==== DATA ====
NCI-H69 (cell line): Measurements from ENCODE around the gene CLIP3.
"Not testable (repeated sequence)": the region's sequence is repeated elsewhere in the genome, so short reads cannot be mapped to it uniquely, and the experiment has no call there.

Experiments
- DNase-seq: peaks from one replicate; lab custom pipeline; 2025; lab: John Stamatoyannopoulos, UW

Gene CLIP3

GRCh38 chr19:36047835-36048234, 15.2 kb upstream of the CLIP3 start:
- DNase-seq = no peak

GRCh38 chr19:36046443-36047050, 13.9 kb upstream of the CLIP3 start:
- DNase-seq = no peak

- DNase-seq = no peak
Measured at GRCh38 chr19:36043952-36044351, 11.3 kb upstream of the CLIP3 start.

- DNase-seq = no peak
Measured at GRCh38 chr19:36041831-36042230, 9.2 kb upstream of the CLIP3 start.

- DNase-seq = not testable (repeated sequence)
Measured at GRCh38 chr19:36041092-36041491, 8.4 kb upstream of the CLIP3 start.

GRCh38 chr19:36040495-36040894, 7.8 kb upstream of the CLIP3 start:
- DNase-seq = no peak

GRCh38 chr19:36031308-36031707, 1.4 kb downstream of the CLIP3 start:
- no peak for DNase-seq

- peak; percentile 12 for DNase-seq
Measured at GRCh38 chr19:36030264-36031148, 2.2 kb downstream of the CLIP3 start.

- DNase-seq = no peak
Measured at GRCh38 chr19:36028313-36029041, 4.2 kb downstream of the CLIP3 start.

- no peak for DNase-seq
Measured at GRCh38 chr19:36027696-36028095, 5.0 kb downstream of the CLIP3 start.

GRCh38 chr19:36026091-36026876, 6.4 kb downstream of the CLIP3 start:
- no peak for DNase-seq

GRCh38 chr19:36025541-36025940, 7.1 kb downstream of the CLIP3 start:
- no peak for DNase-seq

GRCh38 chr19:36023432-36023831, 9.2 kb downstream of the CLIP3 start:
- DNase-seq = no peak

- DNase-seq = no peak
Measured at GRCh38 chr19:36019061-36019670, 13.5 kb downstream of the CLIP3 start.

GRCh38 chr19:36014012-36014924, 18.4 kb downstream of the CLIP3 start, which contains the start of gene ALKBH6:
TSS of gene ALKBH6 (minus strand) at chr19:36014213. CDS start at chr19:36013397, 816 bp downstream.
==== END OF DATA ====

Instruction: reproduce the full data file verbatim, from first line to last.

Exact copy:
NCI-H69 (cell line): Measurements from ENCODE around the gene CLIP3.
"Not testable (repeated sequence)": the region's sequence is repeated elsewhere in the genome, so short reads cannot be mapped to it uniquely, and the experiment has no call there.

Experiments
- DNase-seq: peaks from one replicate; lab custom pipeline; 2025; lab: John Stamatoyannopoulos, UW

Gene CLIP3

GRCh38 chr19:36047835-36048234, 15.2 kb upstream of the CLIP3 start:
- DNase-seq = no peak

GRCh38 chr19:36046443-36047050, 13.9 kb upstream of the CLIP3 start:
- DNase-seq = no peak

- DNase-seq = no peak
Measured at GRCh38 chr19:36043952-36044351, 11.3 kb upstream of the CLIP3 start.

- DNase-seq = no peak
Measured at GRCh38 chr19:36041831-36042230, 9.2 kb upstream of the CLIP3 start.

- DNase-seq = not testable (repeated sequence)
Measured at GRCh38 chr19:36041092-36041491, 8.4 kb upstream of the CLIP3 start.

GRCh38 chr19:36040495-36040894, 7.8 kb upstream of the CLIP3 start:
- DNase-seq = no peak

GRCh38 chr19:36031308-36031707, 1.4 kb downstream of the CLIP3 start:
- no peak for DNase-seq

- peak; percentile 12 for DNase-seq
Measured at GRCh38 chr19:36030264-36031148, 2.2 kb downstream of the CLIP3 start.

- DNase-seq = no peak
Measured at GRCh38 chr19:36028313-36029041, 4.2 kb downstream of the CLIP3 start.

- no peak for DNase-seq
Measured at GRCh38 chr19:36027696-36028095, 5.0 kb downstream of the CLIP3 start.

GRCh38 chr19:36026091-36026876, 6.4 kb downstream of the CLIP3 start:
- no peak for DNase-seq

GRCh38 chr19:36025541-36025940, 7.1 kb downstream of the CLIP3 start:
- no peak for DNase-seq

GRCh38 chr19:36023432-36023831, 9.2 kb downstream of the CLIP3 start:
- DNase-seq = no peak

- DNase-seq = no peak
Measured at GRCh38 chr19:36019061-36019670, 13.5 kb downstream of the CLIP3 start.

GRCh38 chr19:36014012-36014924, 18.4 kb downstream of the CLIP3 start, which contains the start of gene ALKBH6:
TSS of gene ALKBH6 (minus strand) at chr19:36014213. CDS start at chr19:36013397, 816 bp downstream.